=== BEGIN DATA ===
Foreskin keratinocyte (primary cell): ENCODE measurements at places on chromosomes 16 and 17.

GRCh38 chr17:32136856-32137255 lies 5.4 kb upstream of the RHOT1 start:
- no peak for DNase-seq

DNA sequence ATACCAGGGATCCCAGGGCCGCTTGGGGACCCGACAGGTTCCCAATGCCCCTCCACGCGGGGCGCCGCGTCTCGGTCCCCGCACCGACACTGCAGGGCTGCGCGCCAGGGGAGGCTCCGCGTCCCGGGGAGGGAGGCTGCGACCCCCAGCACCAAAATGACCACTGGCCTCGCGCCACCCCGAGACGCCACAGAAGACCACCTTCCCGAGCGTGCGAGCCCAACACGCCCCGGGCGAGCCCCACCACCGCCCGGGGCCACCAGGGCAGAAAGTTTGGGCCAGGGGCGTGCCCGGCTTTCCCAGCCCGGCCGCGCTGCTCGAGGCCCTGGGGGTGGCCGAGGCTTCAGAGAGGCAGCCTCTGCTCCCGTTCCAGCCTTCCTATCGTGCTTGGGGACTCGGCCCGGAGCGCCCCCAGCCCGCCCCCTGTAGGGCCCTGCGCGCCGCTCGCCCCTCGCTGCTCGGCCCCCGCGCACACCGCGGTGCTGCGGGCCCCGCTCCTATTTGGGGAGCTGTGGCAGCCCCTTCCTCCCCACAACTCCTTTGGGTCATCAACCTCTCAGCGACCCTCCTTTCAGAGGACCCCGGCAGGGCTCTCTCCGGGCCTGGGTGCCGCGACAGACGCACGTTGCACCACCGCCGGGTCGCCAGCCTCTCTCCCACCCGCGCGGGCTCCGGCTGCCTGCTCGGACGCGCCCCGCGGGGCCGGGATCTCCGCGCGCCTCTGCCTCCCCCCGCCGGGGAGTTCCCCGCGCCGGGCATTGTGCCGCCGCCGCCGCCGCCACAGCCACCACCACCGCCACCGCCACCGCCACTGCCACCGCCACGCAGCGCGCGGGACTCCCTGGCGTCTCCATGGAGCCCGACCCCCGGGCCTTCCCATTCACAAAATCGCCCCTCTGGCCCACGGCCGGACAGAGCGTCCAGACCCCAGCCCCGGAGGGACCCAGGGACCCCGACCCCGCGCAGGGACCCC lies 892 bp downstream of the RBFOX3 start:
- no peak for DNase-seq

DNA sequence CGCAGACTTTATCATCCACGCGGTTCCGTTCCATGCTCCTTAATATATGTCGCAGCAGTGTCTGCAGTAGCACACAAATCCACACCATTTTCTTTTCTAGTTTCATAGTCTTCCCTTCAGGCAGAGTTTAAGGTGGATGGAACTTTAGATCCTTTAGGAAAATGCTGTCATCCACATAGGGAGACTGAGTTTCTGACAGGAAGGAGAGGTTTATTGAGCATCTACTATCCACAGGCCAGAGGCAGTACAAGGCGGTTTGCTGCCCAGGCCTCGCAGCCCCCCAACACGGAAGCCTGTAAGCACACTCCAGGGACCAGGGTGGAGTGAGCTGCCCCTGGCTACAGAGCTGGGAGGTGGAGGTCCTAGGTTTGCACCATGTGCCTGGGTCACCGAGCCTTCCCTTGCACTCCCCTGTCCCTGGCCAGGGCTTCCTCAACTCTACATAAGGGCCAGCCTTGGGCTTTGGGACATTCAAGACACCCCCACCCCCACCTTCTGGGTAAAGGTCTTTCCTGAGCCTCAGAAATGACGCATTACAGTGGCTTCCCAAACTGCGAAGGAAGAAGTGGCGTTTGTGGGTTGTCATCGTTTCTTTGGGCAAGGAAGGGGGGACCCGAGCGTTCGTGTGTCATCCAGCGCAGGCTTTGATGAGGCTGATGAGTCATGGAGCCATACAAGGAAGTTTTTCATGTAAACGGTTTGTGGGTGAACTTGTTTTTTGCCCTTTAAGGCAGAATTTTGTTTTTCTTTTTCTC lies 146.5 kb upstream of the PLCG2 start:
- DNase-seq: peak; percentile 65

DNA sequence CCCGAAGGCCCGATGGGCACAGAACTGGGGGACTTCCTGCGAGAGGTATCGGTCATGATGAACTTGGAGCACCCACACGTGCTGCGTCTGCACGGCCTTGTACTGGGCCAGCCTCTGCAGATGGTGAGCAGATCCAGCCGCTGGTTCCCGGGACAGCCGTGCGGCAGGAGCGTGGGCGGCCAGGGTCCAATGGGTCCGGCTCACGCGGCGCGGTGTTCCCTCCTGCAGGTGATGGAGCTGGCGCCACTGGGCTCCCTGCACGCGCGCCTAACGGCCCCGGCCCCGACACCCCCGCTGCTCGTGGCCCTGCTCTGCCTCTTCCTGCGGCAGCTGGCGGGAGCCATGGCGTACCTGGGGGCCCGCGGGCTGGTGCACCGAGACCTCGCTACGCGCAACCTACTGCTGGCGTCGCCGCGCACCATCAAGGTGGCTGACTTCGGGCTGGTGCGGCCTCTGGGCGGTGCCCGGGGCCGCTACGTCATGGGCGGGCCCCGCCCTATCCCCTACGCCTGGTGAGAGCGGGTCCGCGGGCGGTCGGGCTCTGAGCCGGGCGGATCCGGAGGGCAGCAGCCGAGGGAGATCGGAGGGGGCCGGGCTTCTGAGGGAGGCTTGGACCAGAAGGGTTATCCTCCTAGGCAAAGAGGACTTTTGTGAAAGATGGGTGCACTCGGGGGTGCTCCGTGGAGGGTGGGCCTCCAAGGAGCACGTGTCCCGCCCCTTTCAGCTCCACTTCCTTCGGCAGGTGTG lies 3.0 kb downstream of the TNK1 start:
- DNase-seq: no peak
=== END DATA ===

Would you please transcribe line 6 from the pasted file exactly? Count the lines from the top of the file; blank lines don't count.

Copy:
DNA sequence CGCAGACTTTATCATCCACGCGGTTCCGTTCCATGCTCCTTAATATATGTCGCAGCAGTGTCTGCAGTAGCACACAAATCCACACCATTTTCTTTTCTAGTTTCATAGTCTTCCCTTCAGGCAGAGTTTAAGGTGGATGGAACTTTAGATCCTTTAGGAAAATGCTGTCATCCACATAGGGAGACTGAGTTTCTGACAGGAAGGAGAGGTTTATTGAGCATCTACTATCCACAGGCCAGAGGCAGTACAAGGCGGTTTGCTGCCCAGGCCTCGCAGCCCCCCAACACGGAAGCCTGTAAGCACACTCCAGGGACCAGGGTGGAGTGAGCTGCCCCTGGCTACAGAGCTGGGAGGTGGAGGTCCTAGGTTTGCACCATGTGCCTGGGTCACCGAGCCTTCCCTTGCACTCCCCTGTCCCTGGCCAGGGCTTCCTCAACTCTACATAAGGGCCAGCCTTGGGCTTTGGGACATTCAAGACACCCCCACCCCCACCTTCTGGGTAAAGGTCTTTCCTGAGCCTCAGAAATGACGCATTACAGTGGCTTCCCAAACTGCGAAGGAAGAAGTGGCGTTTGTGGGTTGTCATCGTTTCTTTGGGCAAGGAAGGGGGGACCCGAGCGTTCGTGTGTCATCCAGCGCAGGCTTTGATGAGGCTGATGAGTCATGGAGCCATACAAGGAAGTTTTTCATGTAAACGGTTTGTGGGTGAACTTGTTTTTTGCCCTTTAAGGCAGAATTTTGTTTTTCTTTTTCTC lies 146.5 kb upstream of the PLCG2 start: